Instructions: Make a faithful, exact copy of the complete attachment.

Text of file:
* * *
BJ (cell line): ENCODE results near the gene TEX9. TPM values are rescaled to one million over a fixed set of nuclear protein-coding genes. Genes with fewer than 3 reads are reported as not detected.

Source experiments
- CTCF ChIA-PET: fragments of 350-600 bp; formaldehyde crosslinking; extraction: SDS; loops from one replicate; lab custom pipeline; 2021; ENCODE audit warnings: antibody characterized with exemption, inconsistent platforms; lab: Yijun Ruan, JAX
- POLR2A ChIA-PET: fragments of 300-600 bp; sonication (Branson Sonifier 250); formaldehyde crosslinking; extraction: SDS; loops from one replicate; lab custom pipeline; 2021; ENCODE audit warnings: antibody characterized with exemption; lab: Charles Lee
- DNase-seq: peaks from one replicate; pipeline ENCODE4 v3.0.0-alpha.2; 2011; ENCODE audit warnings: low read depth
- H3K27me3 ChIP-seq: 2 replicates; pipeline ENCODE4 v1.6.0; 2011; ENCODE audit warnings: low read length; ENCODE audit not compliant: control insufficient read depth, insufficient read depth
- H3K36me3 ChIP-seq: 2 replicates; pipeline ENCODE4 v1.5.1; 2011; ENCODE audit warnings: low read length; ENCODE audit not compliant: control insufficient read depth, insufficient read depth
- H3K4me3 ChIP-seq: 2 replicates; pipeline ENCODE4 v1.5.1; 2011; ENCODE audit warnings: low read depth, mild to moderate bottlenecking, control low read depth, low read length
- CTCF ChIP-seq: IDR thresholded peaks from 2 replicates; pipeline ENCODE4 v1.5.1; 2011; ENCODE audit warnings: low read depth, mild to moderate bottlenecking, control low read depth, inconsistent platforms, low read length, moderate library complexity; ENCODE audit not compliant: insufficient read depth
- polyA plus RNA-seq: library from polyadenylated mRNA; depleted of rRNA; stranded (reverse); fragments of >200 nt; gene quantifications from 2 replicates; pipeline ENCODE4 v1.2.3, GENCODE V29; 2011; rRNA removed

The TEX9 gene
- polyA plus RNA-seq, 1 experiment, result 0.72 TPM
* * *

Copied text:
BJ (cell line): ENCODE results near the gene TEX9. TPM values are rescaled to one million over a fixed set of nuclear protein-coding genes. Genes with fewer than 3 reads are reported as not detected.

Source experiments
- CTCF ChIA-PET: fragments of 350-600 bp; formaldehyde crosslinking; extraction: SDS; loops from one replicate; lab custom pipeline; 2021; ENCODE audit warnings: antibody characterized with exemption, inconsistent platforms; lab: Yijun Ruan, JAX
- POLR2A ChIA-PET: fragments of 300-600 bp; sonication (Branson Sonifier 250); formaldehyde crosslinking; extraction: SDS; loops from one replicate; lab custom pipeline; 2021; ENCODE audit warnings: antibody characterized with exemption; lab: Charles Lee
- DNase-seq: peaks from one replicate; pipeline ENCODE4 v3.0.0-alpha.2; 2011; ENCODE audit warnings: low read depth
- H3K27me3 ChIP-seq: 2 replicates; pipeline ENCODE4 v1.6.0; 2011; ENCODE audit warnings: low read length; ENCODE audit not compliant: control insufficient read depth, insufficient read depth
- H3K36me3 ChIP-seq: 2 replicates; pipeline ENCODE4 v1.5.1; 2011; ENCODE audit warnings: low read length; ENCODE audit not compliant: control insufficient read depth, insufficient read depth
- H3K4me3 ChIP-seq: 2 replicates; pipeline ENCODE4 v1.5.1; 2011; ENCODE audit warnings: low read depth, mild to moderate bottlenecking, control low read depth, low read length
- CTCF ChIP-seq: IDR thresholded peaks from 2 replicates; pipeline ENCODE4 v1.5.1; 2011; ENCODE audit warnings: low read depth, mild to moderate bottlenecking, control low read depth, inconsistent platforms, low read length, moderate library complexity; ENCODE audit not compliant: insufficient read depth
- polyA plus RNA-seq: library from polyadenylated mRNA; depleted of rRNA; stranded (reverse); fragments of >200 nt; gene quantifications from 2 replicates; pipeline ENCODE4 v1.2.3, GENCODE V29; 2011; rRNA removed

The TEX9 gene
- polyA plus RNA-seq, 1 experiment, result 0.72 TPM